Advocacy Huge Financial Gap Looms in the Continent's Education Sector...

Huge Financial Gap Looms in the Continent’s Education Sector amid COVID-19 Pandemic

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Kenneth Afor |

An international organisation, Save the Children has projected that about $6.2 billion is needed to adequately fund the education sector in Africa in the next 18 months as a result of the COVID-19 pandemic.

This was cited in a report made public on Monday in Abuja, Nigeria’s capital.

The huge financial gap in the sector which is caused by the pandemic has halted every form of socioeconomic activities during the heat of the spread of the disease in the continent and other parts of the world.

The lockdown directive by respective governments has left millions of school-aged children in the continent to lag behind in educational activities and the resultant effect of this according to the organisation could see millions of children in nine African countries at high risk of dropping out of school forever, young girls would be exposed to gender-based violence, child marriage and teen pregnancy and the possibility of the world facing education emergency in the coming months.

To ameliorate this, the organisation is calling on financial donors to suspend debt repayments by low-income countries globally which could free up $14 billion for investment in education.

While the pandemic lingers, experts have suggested that parents, educational institutions and government should key into e-learning for students to leverage on, but that might not make significant impact as about 89 percent of pupils in Sub-Saharan Africa do not have access to household computers, 82 percent lack internet access and around 28 million students live in locations without mobile network coverage.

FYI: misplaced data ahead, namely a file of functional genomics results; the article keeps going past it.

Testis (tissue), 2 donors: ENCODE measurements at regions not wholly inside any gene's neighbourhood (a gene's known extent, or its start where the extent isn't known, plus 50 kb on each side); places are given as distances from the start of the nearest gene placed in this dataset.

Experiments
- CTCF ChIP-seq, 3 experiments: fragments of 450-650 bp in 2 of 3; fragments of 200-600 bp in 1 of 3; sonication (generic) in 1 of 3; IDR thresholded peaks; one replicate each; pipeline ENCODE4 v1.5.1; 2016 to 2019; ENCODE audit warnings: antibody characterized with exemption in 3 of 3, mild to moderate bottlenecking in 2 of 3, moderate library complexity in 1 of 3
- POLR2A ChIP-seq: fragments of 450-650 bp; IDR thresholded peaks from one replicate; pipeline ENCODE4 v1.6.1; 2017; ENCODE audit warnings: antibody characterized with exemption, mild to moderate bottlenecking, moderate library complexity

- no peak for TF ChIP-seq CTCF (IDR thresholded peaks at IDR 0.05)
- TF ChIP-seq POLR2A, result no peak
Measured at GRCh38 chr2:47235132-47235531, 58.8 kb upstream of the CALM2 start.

Mercy Gichuhi, Country Director, Save the Children International, Nigeria, paints a gloomy picture of what the country could face if action is not taking.

“Even before the COVID-19 crisis, Nigeria is estimated to have over 10 million out of school children, one of the highest rates in the world. The impact of school closures extends beyond disruption to education; they also carry other risks to children.

“Children who are out of school are at greater risk of being recruited into labor, abuse, violence and exploitation, and for girls, they are more likely to never return to school when lessons re-commence.

“As pressures mounts on low income families, children may need to work to bolster family incomes, and girls will face a disproportionately larger burden for caring for family members who contract the virus and taking care of younger children.

“Therefore, there is a tendency that the situation could add millions more into the existing caseload of out of school children in Nigeria,” said Gichuhi.

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